Companies are creating events far larger than weddings, too. Burberry has introduced a line of clothes for Minecraft avatars. Home Depot brought its Kids’ Workshops program to a Roblox city, letting kids work on digital versions of their own home improvement projects. The music industry seems particularly engaged, with online concerts and festival tie-ins popping up on multiple platforms.
Virtual audiences are far from naive, and brands have to take care that their efforts don’t seem intrusive or obvious. Home Depot executives say that its activation, which reached more than 7 million people, occurred naturally as they considered how to mark Kids’ Workshops’ 25th anniversary. Roblox Director of Brand Partnerships Winnie Burke also suggests approaching from the other side by working with developer communities to figure out what experiences platform members will enjoy and how best to implement them. The key, either way, is putting in the effort to ensure a good fit.
A sporting chance
The line between geeks and jocks continues to blur with the rise of professional video game teams – some sticking to digital versions of sports like NASCAR and football while others specialize in League of Legends, SoulCalibur and online chess. Brands like AT&T, Crunchyroll and Pepsi signed esports sponsorship deals in July 2023 alone, and Newzoo expects the audience to grow at an 8% combined annual rate between 2020 and 2025, with $1.86 billion in revenue that year.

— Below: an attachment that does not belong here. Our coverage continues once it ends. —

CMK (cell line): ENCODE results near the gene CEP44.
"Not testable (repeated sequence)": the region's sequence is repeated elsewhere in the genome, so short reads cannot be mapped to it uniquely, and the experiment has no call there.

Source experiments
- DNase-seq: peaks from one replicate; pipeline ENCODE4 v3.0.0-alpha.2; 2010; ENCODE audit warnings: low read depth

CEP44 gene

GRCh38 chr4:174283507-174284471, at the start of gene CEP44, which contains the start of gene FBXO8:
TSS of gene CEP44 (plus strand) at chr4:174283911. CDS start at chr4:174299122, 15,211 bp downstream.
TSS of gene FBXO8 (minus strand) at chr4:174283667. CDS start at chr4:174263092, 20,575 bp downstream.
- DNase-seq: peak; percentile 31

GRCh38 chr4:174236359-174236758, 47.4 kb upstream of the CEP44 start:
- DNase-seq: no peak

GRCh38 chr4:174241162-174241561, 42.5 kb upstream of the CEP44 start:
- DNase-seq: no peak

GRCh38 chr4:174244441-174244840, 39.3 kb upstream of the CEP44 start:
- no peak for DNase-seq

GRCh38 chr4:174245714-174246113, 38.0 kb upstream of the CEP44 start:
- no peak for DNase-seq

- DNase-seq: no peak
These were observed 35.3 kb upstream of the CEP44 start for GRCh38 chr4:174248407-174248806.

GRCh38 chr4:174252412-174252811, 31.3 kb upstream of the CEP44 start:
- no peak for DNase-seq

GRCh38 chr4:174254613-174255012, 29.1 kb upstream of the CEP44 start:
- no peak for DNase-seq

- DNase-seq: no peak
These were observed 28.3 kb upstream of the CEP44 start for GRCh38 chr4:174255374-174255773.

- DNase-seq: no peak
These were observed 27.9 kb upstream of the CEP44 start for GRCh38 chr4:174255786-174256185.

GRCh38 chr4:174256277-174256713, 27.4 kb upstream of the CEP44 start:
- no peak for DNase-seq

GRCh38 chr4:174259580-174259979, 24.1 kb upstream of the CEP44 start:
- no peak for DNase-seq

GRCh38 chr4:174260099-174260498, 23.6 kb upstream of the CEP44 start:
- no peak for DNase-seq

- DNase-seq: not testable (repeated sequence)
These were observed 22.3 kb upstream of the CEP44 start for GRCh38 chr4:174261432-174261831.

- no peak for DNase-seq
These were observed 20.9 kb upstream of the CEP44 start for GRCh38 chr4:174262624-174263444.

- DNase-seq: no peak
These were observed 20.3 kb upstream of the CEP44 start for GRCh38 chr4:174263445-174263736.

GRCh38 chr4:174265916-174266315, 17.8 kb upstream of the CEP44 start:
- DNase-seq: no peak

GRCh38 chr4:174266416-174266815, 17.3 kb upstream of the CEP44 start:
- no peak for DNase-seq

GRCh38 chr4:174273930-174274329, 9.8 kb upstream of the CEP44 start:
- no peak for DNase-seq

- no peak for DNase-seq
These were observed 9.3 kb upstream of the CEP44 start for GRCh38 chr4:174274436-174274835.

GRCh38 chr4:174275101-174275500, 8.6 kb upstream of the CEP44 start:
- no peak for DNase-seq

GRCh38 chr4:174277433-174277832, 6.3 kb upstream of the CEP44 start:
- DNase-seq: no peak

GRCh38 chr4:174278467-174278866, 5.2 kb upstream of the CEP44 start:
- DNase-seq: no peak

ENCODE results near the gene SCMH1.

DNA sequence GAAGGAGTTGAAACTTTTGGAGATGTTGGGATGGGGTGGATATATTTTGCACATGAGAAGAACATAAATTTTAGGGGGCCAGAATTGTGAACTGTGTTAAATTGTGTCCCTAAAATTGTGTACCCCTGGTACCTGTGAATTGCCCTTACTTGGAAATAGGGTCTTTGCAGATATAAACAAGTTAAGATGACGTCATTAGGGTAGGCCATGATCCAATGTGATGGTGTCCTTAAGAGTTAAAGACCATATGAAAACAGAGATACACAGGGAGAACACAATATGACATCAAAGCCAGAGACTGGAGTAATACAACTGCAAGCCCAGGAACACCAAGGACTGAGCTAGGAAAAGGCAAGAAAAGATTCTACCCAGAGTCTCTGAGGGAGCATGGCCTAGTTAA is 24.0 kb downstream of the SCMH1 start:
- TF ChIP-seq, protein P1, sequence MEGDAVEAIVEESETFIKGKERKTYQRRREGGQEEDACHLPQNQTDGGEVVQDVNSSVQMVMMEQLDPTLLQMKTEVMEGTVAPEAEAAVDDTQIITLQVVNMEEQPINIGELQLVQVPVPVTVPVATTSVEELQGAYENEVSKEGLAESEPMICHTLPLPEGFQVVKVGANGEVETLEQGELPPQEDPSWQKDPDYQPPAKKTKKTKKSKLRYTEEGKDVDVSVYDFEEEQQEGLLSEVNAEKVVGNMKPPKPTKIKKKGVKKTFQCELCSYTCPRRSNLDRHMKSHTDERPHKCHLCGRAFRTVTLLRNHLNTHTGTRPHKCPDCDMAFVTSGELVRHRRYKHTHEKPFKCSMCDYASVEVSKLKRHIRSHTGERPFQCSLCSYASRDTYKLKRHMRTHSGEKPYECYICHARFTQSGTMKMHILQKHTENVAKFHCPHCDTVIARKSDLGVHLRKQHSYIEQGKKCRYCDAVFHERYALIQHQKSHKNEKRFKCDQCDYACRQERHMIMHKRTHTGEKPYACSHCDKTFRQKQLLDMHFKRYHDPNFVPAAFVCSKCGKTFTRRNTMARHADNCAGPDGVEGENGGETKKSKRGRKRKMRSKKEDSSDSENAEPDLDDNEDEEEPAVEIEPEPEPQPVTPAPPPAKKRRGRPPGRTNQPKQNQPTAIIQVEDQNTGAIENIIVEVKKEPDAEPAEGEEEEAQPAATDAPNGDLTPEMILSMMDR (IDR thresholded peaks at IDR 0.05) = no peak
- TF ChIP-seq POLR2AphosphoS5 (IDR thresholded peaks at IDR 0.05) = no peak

For brands sponsoring esports teams, it’s important to remember that there’s no single type of “esports consumer.” The types of video games vary as much as or more than the types of traditional sports, and audience preferences do as well. For example, while battle royale games – where multiple players fight each other at once – and first-person shooters are popular worldwide, real-time strategy games are much more popular in the Middle East than in North America.
Like traditional sports, esports offer a variety of sponsorship opportunities: team jerseys, tie-ins for fashion and TV shows, live events and so on. The difference is that esports appeal to potentially untapped audiences and since esports are native to the digital world, they provide excellent material for both user-generated content and online events. With strategic vision, brands can tap into three trending sponsorship phenomena at once.
An increasingly connected world is full of opportunities for brands seeking sponsorship deals. Audiences are more niche, with more points of contact. Content creators, from foodies to competitive video game teams, can range from individuals with a few hundred followers to major sports franchises. Event venues can now be digital, attracting people from across the world without the need for travel.
And technology continues to advance. To paraphrase a classic sponsored property, who knows what developments lurk in the future?
If you liked this article, sign up for SmartBrief’s free email newsletter on Marketing Innovation. It’s among SmartBrief’s more than 250 industry-focused newsletters.